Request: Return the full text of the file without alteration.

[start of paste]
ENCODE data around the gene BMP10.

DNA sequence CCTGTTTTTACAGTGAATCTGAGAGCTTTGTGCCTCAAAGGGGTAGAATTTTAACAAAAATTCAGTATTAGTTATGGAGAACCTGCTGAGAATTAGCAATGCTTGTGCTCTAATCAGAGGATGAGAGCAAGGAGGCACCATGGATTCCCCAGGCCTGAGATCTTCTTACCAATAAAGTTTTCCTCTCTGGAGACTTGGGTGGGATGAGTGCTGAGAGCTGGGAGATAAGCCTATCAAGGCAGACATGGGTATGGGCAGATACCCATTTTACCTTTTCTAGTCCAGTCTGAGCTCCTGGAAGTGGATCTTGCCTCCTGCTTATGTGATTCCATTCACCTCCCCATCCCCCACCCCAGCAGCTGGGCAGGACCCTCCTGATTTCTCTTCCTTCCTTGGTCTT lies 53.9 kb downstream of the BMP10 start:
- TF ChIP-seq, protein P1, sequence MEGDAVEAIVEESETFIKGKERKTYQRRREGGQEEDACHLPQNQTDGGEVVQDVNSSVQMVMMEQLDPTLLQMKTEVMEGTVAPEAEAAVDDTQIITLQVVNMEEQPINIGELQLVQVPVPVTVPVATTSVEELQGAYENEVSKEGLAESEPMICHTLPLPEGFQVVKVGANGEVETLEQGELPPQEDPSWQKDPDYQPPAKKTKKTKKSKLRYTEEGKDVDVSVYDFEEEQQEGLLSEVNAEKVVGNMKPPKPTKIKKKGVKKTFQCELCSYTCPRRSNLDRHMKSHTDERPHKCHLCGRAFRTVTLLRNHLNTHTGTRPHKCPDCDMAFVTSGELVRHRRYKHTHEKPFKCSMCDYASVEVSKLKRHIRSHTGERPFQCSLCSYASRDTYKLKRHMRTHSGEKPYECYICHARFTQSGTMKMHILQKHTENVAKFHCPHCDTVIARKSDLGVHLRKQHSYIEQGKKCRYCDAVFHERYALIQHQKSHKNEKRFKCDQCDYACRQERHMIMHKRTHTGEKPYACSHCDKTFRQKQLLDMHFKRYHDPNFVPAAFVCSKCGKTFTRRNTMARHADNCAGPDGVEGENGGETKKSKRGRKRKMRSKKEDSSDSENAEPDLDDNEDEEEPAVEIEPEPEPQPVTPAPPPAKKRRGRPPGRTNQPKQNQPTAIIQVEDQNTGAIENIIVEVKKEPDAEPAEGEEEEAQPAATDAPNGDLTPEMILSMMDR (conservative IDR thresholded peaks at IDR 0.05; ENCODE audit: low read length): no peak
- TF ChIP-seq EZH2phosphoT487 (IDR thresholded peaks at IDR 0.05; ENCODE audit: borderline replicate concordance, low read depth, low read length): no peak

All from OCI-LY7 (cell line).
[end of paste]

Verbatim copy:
ENCODE data around the gene BMP10.

DNA sequence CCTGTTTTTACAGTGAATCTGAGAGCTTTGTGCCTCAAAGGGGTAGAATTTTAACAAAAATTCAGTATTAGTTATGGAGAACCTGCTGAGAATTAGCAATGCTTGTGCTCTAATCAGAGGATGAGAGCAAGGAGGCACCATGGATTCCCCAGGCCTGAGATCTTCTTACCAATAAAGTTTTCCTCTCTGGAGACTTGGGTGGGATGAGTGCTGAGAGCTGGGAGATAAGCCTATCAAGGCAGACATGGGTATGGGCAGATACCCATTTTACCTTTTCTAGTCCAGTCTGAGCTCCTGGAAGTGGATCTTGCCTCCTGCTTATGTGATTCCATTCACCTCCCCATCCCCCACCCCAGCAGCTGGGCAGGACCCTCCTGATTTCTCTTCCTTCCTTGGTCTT lies 53.9 kb downstream of the BMP10 start:
- TF ChIP-seq, protein P1, sequence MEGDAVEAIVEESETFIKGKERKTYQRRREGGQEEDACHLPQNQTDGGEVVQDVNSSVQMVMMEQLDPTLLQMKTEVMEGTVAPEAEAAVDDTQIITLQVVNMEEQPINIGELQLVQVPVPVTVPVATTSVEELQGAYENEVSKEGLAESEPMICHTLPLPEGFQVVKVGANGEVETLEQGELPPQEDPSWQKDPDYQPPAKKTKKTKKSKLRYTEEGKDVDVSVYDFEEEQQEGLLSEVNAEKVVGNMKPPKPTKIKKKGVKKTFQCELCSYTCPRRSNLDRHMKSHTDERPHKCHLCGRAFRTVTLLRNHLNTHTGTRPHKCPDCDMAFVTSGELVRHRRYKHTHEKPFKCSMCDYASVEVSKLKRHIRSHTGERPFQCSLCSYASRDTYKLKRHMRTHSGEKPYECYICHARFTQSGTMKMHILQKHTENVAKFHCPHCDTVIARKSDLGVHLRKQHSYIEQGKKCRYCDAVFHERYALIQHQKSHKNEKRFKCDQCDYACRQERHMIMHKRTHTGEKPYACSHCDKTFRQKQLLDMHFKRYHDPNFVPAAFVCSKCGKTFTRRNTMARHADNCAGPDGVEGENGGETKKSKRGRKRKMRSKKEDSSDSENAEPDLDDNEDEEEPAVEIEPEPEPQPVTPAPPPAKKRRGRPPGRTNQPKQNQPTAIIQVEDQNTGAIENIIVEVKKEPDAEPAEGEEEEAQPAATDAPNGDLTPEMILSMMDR (conservative IDR thresholded peaks at IDR 0.05; ENCODE audit: low read length): no peak
- TF ChIP-seq EZH2phosphoT487 (IDR thresholded peaks at IDR 0.05; ENCODE audit: borderline replicate concordance, low read depth, low read length): no peak

All from OCI-LY7 (cell line).